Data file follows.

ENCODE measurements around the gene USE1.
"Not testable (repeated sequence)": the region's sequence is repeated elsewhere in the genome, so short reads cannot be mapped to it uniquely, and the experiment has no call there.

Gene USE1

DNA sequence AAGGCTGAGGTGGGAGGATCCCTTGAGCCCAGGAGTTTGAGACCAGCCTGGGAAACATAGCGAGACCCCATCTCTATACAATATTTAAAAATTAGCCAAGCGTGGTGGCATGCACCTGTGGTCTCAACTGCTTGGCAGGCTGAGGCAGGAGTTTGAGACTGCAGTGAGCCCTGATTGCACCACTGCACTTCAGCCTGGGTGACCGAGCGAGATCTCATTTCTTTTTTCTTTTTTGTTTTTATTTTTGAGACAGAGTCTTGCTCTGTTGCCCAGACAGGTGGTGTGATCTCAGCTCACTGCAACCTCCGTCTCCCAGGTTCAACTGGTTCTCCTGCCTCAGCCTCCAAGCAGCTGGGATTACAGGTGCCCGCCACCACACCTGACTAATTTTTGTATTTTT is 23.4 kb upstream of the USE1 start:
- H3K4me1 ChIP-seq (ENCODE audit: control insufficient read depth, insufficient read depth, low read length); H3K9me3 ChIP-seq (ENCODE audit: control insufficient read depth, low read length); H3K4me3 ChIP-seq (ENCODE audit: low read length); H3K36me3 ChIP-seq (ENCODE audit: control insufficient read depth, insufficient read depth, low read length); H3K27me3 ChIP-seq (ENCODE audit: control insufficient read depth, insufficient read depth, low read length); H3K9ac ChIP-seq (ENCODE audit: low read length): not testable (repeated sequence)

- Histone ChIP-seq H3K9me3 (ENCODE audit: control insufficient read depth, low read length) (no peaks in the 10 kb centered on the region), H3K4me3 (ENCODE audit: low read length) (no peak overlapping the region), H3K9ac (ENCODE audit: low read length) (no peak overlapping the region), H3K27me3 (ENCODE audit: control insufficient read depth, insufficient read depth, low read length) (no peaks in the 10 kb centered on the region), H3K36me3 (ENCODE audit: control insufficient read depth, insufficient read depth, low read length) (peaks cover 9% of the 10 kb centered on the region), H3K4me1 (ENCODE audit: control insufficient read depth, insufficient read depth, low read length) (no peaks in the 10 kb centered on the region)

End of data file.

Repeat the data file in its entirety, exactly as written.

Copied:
ENCODE measurements around the gene USE1.
"Not testable (repeated sequence)": the region's sequence is repeated elsewhere in the genome, so short reads cannot be mapped to it uniquely, and the experiment has no call there.

Gene USE1

DNA sequence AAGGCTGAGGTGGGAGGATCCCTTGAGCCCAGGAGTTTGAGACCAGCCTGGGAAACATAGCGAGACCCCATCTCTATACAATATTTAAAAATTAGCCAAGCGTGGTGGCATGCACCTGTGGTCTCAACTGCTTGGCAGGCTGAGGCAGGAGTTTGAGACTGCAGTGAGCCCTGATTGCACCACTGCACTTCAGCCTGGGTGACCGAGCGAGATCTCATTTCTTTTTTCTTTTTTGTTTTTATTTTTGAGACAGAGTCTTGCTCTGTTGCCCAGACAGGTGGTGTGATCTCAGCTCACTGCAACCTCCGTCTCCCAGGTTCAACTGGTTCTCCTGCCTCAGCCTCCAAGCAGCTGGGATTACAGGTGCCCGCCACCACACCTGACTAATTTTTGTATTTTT is 23.4 kb upstream of the USE1 start:
- H3K4me1 ChIP-seq (ENCODE audit: control insufficient read depth, insufficient read depth, low read length); H3K9me3 ChIP-seq (ENCODE audit: control insufficient read depth, low read length); H3K4me3 ChIP-seq (ENCODE audit: low read length); H3K36me3 ChIP-seq (ENCODE audit: control insufficient read depth, insufficient read depth, low read length); H3K27me3 ChIP-seq (ENCODE audit: control insufficient read depth, insufficient read depth, low read length); H3K9ac ChIP-seq (ENCODE audit: low read length): not testable (repeated sequence)

- Histone ChIP-seq H3K9me3 (ENCODE audit: control insufficient read depth, low read length) (no peaks in the 10 kb centered on the region), H3K4me3 (ENCODE audit: low read length) (no peak overlapping the region), H3K9ac (ENCODE audit: low read length) (no peak overlapping the region), H3K27me3 (ENCODE audit: control insufficient read depth, insufficient read depth, low read length) (no peaks in the 10 kb centered on the region), H3K36me3 (ENCODE audit: control insufficient read depth, insufficient read depth, low read length) (peaks cover 9% of the 10 kb centered on the region), H3K4me1 (ENCODE audit: control insufficient read depth, insufficient read depth, low read length) (no peaks in the 10 kb centered on the region)